Siguiendo la discusión sostenida en la última clase, les propongo que piensen sobre lo propuesto por Marisol de la Cadena en su artículo en relación con el papel de Google (referido abajo) en las tribos amazónicas:
De la Cadena dijo…
“Letting Indians die was necessary to achieve progress; moreover, it was achieved through cultural technologies, via alfabetización and urbanización. Presented as literacy and urbanization, the death of Indians was, in fact, their birth as mestizos and, only as such, citizens of the nation. The same belief holds for Portuguese speaking Latin America. According to Azelene Kangiang, an indigenous sociologist from Brazil, in her country, “the state tells the Indian: if you are incapable and live in the forest then I protect you, if you get your education and live in the city, then you become Brazilian, and do not have a right to your culture or territory anymore”
Google breaks Amazon tribe’s isolation
Anastasia Ustinova, Chronicle Staff Writer
Thursday, July 3, 2008
On a recent afternoon deep in the Amazon’s rain forest, members of the Surui tribe, which made contact with the outside world less than 40 years ago, could not resist the urge known to modern man – they googled themselves.
Then they looked up football.
Computers with an Internet connection, video cameras, Global Positioning System devices and other hightech gadgets are replacing bows and arrows in the small indigenous village about 1,600 miles northwest of Rio de Janeiro, which has teamed up with Google Earth to help protect its 600,000-acre reserve from illegal miners and loggers.
“Since the Surui and other indigenous people were given training tools by Google, our land has received more visibility,” Chief Almir Surui said in an e-mail written in Portuguese. Surui is both the common surname and the name of the tribe. “All the information is shedding light on the invasion of our land … and giving our people the responsibility for their own future.”
The collaboration between the Mountain View high-tech giant and one of the most remote tribes in the world is the brainchild of Almir, the first Surui to graduate from college, who traveled to the Bay Area last year. During his visit, Almir met with officials at Google Earth, asking them to provide high-quality satellite imagery that would allow the tribe to monitor illegal loggers and raise global awareness about the destruction of the Amazon’s rain forest.
Last month, a small group of scientists from Google Earth Outreach, the company’s philanthropic arm, traveled to Brazil to conduct a crash course for the Surui people on how to surf the Web and use map data, YouTube and blogs.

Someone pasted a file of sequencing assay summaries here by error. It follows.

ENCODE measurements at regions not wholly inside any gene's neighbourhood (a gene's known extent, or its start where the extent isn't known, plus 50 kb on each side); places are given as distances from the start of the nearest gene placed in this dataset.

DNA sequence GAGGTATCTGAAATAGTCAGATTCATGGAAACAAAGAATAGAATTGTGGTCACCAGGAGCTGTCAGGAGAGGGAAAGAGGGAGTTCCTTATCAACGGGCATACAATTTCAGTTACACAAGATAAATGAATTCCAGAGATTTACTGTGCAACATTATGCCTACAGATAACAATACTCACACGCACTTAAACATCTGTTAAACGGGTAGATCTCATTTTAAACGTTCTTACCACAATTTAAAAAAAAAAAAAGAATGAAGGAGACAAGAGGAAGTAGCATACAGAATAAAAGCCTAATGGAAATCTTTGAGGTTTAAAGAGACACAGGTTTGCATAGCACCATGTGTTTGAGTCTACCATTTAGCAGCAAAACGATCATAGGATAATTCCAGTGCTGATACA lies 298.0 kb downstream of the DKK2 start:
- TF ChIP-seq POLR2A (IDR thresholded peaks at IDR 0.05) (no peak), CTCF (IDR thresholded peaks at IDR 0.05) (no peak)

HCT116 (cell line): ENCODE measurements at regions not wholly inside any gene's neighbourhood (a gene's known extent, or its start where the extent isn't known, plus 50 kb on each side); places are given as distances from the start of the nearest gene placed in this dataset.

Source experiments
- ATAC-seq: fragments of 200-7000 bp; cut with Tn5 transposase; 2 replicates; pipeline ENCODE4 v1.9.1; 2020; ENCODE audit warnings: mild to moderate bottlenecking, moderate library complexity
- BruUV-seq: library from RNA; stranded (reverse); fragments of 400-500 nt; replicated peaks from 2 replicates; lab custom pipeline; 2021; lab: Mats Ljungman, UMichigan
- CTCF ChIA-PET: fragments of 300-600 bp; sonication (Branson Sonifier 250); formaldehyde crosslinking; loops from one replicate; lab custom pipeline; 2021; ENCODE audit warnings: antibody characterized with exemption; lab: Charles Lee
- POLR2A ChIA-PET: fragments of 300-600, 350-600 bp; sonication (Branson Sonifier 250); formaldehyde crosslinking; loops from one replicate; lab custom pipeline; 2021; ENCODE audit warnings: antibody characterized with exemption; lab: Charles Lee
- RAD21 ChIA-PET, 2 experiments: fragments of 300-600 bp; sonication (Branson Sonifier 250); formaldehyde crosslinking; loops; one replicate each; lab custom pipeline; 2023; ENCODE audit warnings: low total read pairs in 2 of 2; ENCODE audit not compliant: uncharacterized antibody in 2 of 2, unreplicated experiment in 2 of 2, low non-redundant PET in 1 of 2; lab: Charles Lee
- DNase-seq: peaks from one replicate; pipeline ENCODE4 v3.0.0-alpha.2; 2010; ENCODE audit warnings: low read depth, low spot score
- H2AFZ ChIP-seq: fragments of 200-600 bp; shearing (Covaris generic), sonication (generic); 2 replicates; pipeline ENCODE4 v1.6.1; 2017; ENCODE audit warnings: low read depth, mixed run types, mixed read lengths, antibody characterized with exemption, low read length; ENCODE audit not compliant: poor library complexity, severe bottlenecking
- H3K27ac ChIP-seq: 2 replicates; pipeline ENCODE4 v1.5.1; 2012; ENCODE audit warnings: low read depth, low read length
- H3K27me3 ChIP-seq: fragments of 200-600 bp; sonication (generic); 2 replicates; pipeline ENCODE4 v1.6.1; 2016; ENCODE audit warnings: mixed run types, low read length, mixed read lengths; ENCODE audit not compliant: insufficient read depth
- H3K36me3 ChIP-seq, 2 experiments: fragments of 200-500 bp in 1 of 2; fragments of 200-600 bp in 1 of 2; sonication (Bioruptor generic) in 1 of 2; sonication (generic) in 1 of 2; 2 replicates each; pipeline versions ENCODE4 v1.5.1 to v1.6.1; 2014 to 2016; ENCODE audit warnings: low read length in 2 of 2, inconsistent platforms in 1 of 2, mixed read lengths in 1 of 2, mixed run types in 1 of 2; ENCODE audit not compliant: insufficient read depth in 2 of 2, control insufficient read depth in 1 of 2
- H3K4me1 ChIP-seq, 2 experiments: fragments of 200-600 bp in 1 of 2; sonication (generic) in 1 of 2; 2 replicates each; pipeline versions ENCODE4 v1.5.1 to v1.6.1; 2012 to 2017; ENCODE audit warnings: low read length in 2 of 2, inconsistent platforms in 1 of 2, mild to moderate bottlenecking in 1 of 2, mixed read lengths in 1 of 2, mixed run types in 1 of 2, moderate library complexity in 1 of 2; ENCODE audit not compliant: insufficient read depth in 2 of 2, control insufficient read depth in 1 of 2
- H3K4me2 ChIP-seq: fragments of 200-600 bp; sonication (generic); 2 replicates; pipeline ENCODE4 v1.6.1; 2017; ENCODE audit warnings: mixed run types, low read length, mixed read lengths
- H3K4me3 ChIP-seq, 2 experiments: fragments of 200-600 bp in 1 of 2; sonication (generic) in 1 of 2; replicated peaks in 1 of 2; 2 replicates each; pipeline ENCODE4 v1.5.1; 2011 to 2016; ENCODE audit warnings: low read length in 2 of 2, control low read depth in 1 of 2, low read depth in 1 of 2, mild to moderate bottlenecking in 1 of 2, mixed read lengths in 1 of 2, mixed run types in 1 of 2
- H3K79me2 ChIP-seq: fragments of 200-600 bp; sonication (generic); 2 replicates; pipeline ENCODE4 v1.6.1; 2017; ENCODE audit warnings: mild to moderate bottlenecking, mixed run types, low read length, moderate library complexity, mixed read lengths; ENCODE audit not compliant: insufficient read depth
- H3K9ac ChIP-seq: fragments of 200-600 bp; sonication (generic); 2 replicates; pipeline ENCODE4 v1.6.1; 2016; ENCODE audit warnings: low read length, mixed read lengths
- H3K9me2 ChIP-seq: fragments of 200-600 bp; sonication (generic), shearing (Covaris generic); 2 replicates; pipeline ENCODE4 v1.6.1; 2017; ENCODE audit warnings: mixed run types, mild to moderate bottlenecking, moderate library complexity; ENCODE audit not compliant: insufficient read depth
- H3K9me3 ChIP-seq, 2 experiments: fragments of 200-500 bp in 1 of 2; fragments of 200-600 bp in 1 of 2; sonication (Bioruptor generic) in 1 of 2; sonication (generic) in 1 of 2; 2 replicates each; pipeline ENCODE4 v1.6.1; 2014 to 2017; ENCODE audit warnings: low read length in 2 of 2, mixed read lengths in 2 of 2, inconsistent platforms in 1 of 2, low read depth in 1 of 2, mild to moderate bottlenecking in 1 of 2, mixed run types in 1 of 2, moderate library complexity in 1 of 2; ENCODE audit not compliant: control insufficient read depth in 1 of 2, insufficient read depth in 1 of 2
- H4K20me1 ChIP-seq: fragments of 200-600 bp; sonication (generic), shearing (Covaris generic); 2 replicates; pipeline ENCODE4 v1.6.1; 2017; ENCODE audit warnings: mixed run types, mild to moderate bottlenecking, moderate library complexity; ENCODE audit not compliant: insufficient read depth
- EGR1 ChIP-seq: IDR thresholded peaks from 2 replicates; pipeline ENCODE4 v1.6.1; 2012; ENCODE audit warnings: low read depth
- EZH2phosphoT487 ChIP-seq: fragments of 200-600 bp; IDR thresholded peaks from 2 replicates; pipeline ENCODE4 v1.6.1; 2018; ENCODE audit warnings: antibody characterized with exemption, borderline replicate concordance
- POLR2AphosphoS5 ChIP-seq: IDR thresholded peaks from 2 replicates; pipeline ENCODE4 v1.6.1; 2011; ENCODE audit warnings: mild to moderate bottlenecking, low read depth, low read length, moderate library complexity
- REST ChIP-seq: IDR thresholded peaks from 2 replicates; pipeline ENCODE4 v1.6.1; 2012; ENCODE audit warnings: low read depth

Now, armed with the satellite imagery, videos and photos, Surui tribespeople hope to tell stories about their culture, history and traditions through the virtual world of Google Earth. The maps will also provide updates on the planned reforestation project of the 7,000 hectares the tribe has lost to illegal logging.
Though the project is still in the initial stages, once the Surui are done, “it will be a very rich layer unlike anything anyone has ever seen before,” said Rebecca Moore, project manager at Google Earth Outreach.
“We traveled to the Amazon rain forest expecting to be the teachers,” Moore said. “But the story of the Surui as they engage with the modern world holds lessons for all of us, and if we pay attention, we may have more to learn from them than they from us.”
Since the Surui tribe made its first contact with civilization in 1969 during the construction of the 2,000- mile Trans-Amazon Highway, it has been fighting for its survival, with various diseases devastating its population. And while the Brazilian Constitution guarantees indigenous tribes the right to live on their
lands, the government lacks resources to protect them from the intrusion of illegal loggers and ranchers, who are after the valuable hardwoods.
The technology is helping the tribe fight back. Recently, Surui spotted several miners and sent guards to protect the tribe’s borders, all thanks to high-tech satellite imagery, said Mark Plotkin, president of the Amazon Conservation Team, an Arlington, Va., organization that provided the tribe with handheld GPS devices, laptop computers and satellite maps. “One of the stated goals of the Brazilian government is digital inclusion,” Plotkin said. “Indians have less economic resources, so this project is helping the Brazilian government to achieve that goal.” Google Earth, which has previously collaborated with the U.S. Holocaust Memorial Museum to map destroyed villages in Darfur in Sudan and with the Jane Goodall Institute to follow chimpanzees in Tanzania, among other projects, hopes its Brazil initiative will be a model for other indigenous tribes worldwide, Moore said.
“There are a number of Amazon tribes that have become extinct, and many of these tribes just have a handful of people,” she said. “Now they are using … Internet technology to become a part of the (global) dialogue.”
Chronicle staff writer Jack Epstein contributed to this report. E-mail Anastasia Ustinova at firstname.lastname@example.org.